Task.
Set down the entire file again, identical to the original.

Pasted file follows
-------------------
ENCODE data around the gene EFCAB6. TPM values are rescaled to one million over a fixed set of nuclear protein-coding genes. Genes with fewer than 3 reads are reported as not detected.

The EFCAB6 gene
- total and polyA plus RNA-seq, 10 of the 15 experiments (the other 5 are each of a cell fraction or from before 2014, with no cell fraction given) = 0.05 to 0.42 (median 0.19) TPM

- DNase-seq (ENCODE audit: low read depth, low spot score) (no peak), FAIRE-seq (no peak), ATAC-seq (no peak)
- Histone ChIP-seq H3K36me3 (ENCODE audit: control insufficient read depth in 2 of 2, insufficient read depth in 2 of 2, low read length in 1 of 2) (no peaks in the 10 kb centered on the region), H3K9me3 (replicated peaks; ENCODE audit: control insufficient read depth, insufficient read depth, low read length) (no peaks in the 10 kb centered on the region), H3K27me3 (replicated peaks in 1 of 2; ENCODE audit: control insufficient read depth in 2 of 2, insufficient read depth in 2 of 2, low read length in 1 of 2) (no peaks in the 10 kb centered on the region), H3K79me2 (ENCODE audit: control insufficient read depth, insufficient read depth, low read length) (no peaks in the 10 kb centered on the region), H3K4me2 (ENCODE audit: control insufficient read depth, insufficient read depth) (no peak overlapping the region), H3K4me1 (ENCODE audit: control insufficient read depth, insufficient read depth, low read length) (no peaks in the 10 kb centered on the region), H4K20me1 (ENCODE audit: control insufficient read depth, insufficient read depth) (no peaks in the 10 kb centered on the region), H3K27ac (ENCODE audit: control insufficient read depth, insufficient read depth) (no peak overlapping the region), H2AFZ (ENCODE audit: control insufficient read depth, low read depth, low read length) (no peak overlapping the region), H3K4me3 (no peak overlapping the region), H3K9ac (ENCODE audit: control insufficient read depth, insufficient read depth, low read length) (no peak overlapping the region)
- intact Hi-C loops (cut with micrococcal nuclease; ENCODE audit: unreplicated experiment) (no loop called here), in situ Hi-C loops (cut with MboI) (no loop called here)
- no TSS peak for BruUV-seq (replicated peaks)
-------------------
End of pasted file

ENCODE data around the gene EFCAB6. TPM values are rescaled to one million over a fixed set of nuclear protein-coding genes. Genes with fewer than 3 reads are reported as not detected.

The EFCAB6 gene
- total and polyA plus RNA-seq, 10 of the 15 experiments (the other 5 are each of a cell fraction or from before 2014, with no cell fraction given) = 0.05 to 0.42 (median 0.19) TPM

- DNase-seq (ENCODE audit: low read depth, low spot score) (no peak), FAIRE-seq (no peak), ATAC-seq (no peak)
- Histone ChIP-seq H3K36me3 (ENCODE audit: control insufficient read depth in 2 of 2, insufficient read depth in 2 of 2, low read length in 1 of 2) (no peaks in the 10 kb centered on the region), H3K9me3 (replicated peaks; ENCODE audit: control insufficient read depth, insufficient read depth, low read length) (no peaks in the 10 kb centered on the region), H3K27me3 (replicated peaks in 1 of 2; ENCODE audit: control insufficient read depth in 2 of 2, insufficient read depth in 2 of 2, low read length in 1 of 2) (no peaks in the 10 kb centered on the region), H3K79me2 (ENCODE audit: control insufficient read depth, insufficient read depth, low read length) (no peaks in the 10 kb centered on the region), H3K4me2 (ENCODE audit: control insufficient read depth, insufficient read depth) (no peak overlapping the region), H3K4me1 (ENCODE audit: control insufficient read depth, insufficient read depth, low read length) (no peaks in the 10 kb centered on the region), H4K20me1 (ENCODE audit: control insufficient read depth, insufficient read depth) (no peaks in the 10 kb centered on the region), H3K27ac (ENCODE audit: control insufficient read depth, insufficient read depth) (no peak overlapping the region), H2AFZ (ENCODE audit: control insufficient read depth, low read depth, low read length) (no peak overlapping the region), H3K4me3 (no peak overlapping the region), H3K9ac (ENCODE audit: control insufficient read depth, insufficient read depth, low read length) (no peak overlapping the region)
- intact Hi-C loops (cut with micrococcal nuclease; ENCODE audit: unreplicated experiment) (no loop called here), in situ Hi-C loops (cut with MboI) (no loop called here)
- no TSS peak for BruUV-seq (replicated peaks)